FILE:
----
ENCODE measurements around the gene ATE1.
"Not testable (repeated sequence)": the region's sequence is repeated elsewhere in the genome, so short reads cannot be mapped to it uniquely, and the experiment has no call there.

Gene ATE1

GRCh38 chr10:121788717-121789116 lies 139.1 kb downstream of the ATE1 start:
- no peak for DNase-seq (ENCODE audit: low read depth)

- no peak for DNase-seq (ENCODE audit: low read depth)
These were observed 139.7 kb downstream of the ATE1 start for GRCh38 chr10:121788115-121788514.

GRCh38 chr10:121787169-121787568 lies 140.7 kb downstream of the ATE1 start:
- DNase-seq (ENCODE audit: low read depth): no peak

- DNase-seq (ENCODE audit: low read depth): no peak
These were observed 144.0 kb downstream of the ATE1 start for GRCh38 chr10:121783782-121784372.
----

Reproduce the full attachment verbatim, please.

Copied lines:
ENCODE measurements around the gene ATE1.
"Not testable (repeated sequence)": the region's sequence is repeated elsewhere in the genome, so short reads cannot be mapped to it uniquely, and the experiment has no call there.

Gene ATE1

GRCh38 chr10:121788717-121789116 lies 139.1 kb downstream of the ATE1 start:
- no peak for DNase-seq (ENCODE audit: low read depth)

- no peak for DNase-seq (ENCODE audit: low read depth)
These were observed 139.7 kb downstream of the ATE1 start for GRCh38 chr10:121788115-121788514.

GRCh38 chr10:121787169-121787568 lies 140.7 kb downstream of the ATE1 start:
- DNase-seq (ENCODE audit: low read depth): no peak

- DNase-seq (ENCODE audit: low read depth): no peak
These were observed 144.0 kb downstream of the ATE1 start for GRCh38 chr10:121783782-121784372.